A geostatistical approach to down-scale climate forecasts

Posted 17 February 2013

A storm from space (credit: NASA).

Researchers have found a new technique for generating small-scale climate models from large-scale climate models.

While general models of global circulation are the tool of choice for forecasting the effects of climate change, their spatial resolutions are too broad for the needs of regional planners.

To provide locally-relevant information, modellers typically employ one of two techniques: producing a new forecast using a regional dynamic model, or statistically down-scaling the projections of the larger model.

Jha et al. have proposed a geostatistical technique to translate climate modelling results onto a smaller spatial scale.

This approach geostatistical approach used climate model output from a regional dynamical model for the years 1985 to 2005 to create an image of the Murray-Darling Basin, a 1 million square kilometre watershed in south eastern Australia.

From the model data, the authors identified spatial patterns for three variables: the latent heat flux, soil moisture, and the temperature of the uppermost land surface layer.

The regional model used could produce projections at two different resolutions, with either 50 or 10 square kilometre grid cells.

For the years 1985 to 2005, the authors used model calculations at both resolutions to train their model and learn the relationship between large- and small-scale patterns. For 2006, the authors used their geostatistical technique to statistically downscale the 50 kilometre-resolution model output onto a 10 kilometre grid. They used the 10 kilometre-resolution model output to check their approach.

The authors found that for latent heat flux, surface temperature, and soil moisture, their approach did a good job down-scaling the 50-kilometre model output.

For soil moisture, high resolution artefacts such as rivers and lakes unavoidably impacted the downscaled response.

The authors suggest that although they used a high-resolution regional model to determine spatial patterns, the same could be done using remote sensing techniques.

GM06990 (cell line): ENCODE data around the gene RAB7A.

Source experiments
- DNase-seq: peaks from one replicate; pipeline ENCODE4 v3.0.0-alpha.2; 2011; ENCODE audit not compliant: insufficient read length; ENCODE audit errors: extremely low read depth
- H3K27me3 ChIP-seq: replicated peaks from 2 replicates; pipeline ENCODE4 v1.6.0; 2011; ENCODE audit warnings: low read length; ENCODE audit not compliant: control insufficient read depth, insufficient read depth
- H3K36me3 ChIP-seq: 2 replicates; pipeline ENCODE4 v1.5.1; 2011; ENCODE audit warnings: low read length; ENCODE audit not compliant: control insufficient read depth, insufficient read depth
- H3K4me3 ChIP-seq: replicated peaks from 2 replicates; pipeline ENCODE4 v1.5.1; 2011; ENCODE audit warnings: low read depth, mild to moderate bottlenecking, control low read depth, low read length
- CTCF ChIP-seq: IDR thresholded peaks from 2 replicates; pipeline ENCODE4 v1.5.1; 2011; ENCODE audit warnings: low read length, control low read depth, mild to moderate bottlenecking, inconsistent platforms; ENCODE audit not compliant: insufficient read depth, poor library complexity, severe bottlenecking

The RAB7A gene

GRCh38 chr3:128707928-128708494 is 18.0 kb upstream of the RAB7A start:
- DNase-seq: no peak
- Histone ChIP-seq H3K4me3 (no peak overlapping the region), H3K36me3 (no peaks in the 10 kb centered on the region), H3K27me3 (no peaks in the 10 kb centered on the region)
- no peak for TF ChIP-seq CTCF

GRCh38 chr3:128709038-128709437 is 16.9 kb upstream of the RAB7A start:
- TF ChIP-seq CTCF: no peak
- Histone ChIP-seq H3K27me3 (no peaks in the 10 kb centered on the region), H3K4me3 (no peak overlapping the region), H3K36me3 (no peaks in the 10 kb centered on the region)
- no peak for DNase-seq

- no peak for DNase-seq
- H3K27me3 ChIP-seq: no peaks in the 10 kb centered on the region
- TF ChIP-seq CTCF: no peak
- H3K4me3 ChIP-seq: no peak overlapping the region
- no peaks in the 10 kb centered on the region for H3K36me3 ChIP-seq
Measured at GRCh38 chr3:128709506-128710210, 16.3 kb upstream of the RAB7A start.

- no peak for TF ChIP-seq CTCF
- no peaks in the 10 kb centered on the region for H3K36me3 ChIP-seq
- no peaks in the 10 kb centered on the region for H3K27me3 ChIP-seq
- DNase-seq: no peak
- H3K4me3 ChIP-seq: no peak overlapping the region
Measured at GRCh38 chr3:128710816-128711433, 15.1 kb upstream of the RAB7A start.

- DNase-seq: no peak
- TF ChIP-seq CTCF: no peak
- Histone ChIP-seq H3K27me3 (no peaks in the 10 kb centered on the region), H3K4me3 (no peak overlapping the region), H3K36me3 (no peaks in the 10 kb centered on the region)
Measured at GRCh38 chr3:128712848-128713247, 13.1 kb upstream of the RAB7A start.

The technique also has the potential in feature sharpening in remote sensing applications through image fusion, filling gaps in spatial data, and aggregating/disaggregating hydrological and groundwater variables for catchment studies.

Links

Latest news

CWI team member gives keynote address at Water Institute for Sustainability Forum in Thailand

CWI team member gives keynote address at Water Institute for Sustainability Forum in Thailand

9 February 2017

Connected Waters Initiative research fellow Dr Landon Halloran was a keynote speaker at the Water Institute for Sustainability Forum in Bangkok, Thailand in January 2017.

Read more…

CWI team member appointed to mining industry advisory panel

CWI team member appointed to mining industry advisory panel

3 November 2016

Dr Wendy Timms was recently appointed to the Independent Expert Scientific Committee on Coal Seam Gas and Large Coal Mining Development (IESC).

Read more…

CWI at IAH 2016

CWI at IAH 2016

6 October 2016

CWI team members presented their research at the recent 43rd annual congress Hydrogeology Congress in Montpellier, France.

Read more…

Integrated Groundwater Management: Concepts, Approaches and Challenges

Integrated Groundwater Management: Concepts, Approaches and Challenges

5 September 2016

Contributions from the CWI team feature in a new open access book that is among the first to cover hydrogeology, sustainable development, water policy, governance, and management.

Read more…

Rethinking Water Law and Governance: Successes, Challenges and Future Directions

Rethinking Water Law and Governance: Successes, Challenges and Future Directions

2 August 2016

Outcomes of the recent meeting of water law specialists hosted by the UNSW Faculty of Law and the Connected Waters Research Initiative Research Centre (CWI) have been brought together in a special issue of Environmental Planning and Law Journal (EPLJ).

Read more…